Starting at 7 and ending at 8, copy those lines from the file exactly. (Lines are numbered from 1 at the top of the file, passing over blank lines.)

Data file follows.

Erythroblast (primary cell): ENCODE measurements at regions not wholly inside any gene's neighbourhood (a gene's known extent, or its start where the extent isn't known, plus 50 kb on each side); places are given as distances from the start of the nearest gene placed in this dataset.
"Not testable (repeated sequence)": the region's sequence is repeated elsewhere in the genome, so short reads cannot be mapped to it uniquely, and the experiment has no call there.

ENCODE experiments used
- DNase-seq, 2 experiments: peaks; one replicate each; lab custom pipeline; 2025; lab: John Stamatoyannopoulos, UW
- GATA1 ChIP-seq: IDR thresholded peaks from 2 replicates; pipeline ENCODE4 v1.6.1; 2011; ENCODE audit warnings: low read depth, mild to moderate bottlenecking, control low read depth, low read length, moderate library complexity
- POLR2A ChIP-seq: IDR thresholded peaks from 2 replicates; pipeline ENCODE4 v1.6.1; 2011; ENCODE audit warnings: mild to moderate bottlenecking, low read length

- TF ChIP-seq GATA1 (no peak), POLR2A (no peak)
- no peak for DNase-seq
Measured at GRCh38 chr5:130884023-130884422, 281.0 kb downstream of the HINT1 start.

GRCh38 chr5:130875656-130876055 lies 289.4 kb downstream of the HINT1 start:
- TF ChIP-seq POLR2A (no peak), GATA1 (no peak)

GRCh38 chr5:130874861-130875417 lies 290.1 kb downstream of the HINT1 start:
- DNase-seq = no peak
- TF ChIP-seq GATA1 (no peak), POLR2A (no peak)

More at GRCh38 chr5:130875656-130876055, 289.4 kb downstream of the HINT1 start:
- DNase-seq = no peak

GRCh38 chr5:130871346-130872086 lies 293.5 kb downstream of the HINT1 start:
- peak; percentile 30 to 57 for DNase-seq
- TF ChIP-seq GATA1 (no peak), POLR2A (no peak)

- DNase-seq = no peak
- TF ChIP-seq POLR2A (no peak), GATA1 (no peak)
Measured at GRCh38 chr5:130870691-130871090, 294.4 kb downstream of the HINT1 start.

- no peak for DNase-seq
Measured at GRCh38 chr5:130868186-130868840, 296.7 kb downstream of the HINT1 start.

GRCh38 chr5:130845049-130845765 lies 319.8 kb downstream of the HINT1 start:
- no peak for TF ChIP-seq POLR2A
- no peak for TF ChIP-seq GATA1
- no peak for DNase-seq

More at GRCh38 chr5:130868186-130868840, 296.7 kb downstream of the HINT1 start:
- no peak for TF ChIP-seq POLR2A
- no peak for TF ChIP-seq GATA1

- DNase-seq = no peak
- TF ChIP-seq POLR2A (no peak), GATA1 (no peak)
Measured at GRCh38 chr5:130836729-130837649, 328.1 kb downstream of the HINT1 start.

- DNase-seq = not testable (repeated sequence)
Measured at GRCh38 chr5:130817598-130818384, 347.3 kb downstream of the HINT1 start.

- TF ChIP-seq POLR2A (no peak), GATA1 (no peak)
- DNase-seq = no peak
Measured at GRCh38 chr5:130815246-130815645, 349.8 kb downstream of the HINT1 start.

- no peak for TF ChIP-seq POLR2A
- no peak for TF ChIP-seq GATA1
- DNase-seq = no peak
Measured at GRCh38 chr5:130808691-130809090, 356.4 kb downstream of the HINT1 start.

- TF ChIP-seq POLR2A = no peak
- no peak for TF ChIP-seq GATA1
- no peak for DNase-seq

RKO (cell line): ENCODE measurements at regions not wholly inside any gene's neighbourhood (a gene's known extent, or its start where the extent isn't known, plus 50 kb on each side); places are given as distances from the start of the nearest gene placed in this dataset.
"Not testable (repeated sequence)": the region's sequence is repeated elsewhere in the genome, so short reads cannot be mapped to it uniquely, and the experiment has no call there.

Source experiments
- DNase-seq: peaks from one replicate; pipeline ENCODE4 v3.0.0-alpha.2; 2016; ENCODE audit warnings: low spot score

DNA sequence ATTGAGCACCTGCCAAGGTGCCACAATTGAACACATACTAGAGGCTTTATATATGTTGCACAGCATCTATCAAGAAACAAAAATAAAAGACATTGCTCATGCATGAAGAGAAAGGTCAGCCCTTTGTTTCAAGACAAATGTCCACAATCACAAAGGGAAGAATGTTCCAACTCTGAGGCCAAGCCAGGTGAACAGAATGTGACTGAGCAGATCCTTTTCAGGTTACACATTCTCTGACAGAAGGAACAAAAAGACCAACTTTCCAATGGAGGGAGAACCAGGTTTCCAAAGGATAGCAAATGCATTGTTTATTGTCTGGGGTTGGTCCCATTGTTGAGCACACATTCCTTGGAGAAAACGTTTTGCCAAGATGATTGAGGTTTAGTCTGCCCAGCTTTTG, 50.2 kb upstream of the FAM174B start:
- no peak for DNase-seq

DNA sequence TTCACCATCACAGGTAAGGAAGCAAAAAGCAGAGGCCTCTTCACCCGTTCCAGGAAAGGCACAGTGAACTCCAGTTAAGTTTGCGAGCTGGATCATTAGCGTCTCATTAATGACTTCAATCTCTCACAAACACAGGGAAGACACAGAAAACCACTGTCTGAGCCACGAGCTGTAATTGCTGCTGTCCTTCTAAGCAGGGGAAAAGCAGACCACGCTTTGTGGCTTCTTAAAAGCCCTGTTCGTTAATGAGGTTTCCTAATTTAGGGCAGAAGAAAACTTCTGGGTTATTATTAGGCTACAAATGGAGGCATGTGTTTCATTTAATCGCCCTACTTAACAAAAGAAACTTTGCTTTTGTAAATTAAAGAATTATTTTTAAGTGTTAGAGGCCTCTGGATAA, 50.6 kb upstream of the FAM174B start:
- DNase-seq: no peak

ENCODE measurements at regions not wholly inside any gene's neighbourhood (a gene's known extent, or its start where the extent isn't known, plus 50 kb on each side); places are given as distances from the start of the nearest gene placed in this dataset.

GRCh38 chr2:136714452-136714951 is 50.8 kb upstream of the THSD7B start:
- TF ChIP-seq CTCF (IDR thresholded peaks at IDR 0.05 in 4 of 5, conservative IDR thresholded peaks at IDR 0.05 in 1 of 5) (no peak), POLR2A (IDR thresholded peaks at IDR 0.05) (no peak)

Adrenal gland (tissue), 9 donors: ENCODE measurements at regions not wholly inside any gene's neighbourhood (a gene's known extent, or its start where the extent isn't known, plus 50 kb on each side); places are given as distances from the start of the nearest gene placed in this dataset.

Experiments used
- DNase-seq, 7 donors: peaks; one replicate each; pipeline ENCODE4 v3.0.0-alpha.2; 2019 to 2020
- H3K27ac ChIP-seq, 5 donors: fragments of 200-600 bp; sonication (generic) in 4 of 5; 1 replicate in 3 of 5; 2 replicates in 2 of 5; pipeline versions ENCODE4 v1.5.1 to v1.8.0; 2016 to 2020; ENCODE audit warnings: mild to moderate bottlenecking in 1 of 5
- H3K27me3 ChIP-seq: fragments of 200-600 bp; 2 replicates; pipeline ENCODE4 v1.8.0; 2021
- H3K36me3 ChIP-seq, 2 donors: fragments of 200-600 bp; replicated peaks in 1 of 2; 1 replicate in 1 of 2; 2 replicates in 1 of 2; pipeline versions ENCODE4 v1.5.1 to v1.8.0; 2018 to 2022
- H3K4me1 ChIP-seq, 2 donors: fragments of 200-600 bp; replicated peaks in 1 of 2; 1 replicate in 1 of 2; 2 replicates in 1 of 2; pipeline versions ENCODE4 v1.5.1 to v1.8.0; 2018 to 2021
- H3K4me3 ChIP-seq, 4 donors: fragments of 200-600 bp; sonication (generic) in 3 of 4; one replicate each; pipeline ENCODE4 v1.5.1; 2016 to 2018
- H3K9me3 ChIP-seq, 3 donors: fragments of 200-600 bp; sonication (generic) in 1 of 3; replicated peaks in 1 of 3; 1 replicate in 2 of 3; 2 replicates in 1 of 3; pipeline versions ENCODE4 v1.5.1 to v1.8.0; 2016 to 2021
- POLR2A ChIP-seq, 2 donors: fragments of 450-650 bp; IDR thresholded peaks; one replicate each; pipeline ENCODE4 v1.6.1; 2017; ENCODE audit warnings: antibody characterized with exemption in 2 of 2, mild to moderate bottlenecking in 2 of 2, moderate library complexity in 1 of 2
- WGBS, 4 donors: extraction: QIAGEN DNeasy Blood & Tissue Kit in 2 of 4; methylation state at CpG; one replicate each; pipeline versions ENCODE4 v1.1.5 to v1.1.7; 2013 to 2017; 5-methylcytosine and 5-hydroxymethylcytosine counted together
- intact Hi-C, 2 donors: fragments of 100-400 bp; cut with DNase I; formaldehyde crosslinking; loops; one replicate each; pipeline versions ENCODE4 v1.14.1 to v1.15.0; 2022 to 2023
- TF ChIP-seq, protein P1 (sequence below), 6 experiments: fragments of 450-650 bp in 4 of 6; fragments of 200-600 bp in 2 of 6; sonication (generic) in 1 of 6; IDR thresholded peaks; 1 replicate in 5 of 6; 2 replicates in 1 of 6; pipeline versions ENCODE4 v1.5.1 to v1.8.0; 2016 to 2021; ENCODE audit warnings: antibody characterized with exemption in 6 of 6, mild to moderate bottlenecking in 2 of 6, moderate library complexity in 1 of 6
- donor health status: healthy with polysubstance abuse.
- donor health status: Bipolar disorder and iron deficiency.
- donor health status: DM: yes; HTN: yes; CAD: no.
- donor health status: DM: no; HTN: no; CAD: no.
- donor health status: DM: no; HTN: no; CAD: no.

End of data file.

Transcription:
- TF ChIP-seq GATA1 (no peak), POLR2A (no peak)
- no peak for DNase-seq